But of course we are not starting from scratch. The BBC makes no sense and by making no sense it proves its incorrigible Britishness. This is a country in which the anomaly is the rule. If we were building a new national health service, we would not organise, and fund, it in the way we organise the NHS. If we were constructing – and even, novelty of novelties, writing! – a new constitution, we would not create a second chamber which looked very much like the current House of Lords. A chamber in which, you will need no reminding, some hereditary peers still sit and in which bishops of the Church of England continue to enjoy mystifying privilege. Hell, if we were starting again we might not even site parliament in London.

Be that as it may, we are where we are – and that’s a place in which we muddle along as best we can. Illogicality is acknowledged, but straitening the crooked timber from which Britain’s public institutions are constructed is more trouble than it’s worth, not least since it is far from obvious that doing so would lead to any appreciable improvement. Tories, in particular, should be wary of the bracing gales of ideological purity and consistency. Something need not make sense to be important and valuable.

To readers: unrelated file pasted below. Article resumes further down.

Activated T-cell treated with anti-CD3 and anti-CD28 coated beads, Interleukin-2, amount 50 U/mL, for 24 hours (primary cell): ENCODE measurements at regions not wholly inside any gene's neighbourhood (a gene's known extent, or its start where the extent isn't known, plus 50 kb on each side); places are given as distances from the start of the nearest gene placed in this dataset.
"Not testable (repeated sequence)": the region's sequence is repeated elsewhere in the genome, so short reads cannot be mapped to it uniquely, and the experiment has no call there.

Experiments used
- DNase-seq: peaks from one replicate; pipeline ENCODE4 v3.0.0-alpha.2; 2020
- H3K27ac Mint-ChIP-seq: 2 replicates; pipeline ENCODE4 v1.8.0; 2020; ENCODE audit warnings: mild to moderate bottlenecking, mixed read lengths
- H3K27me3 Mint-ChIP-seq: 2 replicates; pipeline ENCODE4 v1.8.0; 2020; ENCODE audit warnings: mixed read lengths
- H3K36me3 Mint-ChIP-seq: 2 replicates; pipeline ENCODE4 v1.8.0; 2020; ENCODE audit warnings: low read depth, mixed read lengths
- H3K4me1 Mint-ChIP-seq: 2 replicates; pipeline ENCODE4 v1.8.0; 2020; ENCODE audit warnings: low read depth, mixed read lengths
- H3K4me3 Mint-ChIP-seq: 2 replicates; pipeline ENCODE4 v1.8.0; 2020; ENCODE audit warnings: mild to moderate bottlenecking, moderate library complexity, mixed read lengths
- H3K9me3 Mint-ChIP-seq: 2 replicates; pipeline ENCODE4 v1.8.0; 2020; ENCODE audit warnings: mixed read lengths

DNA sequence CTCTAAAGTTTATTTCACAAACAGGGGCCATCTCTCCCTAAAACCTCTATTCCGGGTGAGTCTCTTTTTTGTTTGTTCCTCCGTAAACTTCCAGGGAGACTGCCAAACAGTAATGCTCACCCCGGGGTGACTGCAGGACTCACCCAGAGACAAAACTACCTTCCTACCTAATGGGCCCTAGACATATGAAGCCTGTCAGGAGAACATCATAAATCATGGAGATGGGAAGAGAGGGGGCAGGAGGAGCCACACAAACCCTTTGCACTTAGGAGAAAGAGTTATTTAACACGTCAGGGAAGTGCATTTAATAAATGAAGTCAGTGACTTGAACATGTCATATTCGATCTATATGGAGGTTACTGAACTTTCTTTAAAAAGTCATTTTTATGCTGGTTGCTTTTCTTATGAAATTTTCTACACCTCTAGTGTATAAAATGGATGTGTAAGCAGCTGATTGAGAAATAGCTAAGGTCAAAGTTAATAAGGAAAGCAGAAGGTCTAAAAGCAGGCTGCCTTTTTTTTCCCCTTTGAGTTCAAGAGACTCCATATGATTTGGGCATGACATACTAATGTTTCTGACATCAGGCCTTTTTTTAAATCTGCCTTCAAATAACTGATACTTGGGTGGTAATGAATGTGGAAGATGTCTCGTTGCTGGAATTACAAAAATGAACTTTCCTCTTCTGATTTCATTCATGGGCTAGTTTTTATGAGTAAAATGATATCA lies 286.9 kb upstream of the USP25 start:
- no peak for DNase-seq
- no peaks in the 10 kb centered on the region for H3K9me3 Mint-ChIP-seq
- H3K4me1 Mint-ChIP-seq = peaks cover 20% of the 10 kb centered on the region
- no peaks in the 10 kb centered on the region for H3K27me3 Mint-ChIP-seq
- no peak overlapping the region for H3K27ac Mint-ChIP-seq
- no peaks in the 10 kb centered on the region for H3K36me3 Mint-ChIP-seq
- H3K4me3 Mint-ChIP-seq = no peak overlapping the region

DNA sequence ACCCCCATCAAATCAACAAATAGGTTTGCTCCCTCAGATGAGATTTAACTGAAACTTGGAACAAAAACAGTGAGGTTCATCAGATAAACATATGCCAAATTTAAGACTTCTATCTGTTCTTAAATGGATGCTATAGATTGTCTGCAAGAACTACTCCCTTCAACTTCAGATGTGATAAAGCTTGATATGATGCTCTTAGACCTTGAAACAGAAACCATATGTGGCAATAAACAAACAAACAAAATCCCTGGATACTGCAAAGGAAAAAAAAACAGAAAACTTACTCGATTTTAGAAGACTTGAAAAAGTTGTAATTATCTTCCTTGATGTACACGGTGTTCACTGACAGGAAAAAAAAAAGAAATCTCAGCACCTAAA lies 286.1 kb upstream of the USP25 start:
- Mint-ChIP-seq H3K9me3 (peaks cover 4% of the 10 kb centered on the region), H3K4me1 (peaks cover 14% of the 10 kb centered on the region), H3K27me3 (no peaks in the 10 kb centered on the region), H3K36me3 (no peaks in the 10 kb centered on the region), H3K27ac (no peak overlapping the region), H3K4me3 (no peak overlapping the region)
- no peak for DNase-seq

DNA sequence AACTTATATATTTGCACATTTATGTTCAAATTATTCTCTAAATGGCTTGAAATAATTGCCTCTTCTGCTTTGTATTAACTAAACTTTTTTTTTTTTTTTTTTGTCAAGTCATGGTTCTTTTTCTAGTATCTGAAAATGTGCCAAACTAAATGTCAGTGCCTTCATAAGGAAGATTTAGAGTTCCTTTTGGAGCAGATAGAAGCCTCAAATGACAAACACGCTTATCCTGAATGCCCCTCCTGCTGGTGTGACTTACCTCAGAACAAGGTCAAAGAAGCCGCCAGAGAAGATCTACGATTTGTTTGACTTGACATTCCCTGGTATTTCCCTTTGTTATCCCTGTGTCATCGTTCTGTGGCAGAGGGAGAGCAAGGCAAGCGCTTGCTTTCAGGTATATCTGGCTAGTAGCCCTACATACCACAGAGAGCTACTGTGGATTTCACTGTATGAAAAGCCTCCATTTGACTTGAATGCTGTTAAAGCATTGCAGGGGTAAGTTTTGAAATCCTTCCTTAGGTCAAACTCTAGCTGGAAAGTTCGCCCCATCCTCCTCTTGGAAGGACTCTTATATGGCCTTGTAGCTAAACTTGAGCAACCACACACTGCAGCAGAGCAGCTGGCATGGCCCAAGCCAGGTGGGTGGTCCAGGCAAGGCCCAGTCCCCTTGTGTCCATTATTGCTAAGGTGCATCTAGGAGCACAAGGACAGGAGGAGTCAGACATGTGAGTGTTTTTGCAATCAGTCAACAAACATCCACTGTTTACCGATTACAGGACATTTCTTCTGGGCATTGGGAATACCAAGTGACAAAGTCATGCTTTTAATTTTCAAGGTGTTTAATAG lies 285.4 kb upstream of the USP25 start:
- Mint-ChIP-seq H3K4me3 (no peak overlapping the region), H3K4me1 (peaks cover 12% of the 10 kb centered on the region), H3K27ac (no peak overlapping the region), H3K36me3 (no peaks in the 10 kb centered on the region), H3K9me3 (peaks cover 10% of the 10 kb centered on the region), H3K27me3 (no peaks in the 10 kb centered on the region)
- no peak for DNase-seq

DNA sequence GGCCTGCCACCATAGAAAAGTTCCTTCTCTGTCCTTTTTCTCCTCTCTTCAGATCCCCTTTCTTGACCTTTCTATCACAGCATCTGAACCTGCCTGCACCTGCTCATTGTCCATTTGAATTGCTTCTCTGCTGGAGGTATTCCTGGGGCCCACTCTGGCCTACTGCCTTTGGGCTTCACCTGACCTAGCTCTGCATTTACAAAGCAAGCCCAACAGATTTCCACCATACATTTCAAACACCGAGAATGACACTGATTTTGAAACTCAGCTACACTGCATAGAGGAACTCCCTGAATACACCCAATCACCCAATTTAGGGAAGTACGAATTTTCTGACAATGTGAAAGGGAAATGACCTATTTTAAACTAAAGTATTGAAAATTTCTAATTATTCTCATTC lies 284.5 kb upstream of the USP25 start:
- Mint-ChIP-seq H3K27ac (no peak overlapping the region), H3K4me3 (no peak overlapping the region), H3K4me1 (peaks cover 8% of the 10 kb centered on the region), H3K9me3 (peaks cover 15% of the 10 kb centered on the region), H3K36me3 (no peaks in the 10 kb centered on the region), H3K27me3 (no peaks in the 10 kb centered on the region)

Still, like those other British idiosyncrasies, the BBC is hardly perfect. Its critics have a point when they complain about the manner in which the BBC, which is now a publisher just as much as it is a broadcaster, distorts the commercial market. The licence fee gives the corporation a privileged position within that market and the effect on newspapers – at both a national and, especially, a local level – has been profound. Those of us who toil in inky vineyards have reason to think the BBC is in danger of abusing that privileged position.

Nevertheless, it is also the case that the BBC has become adept at doing more with less. The licence fee has not increased – in real terms – in 20 years. By any reasonable estimation it remains a bargain even if it is, inescapably, funded as a kind of household poll tax. No other country receives as much for so little from its national broadcaster. (It seems worth mentioning that people from other countries are constantly astonished by, and envious of, the BBC.)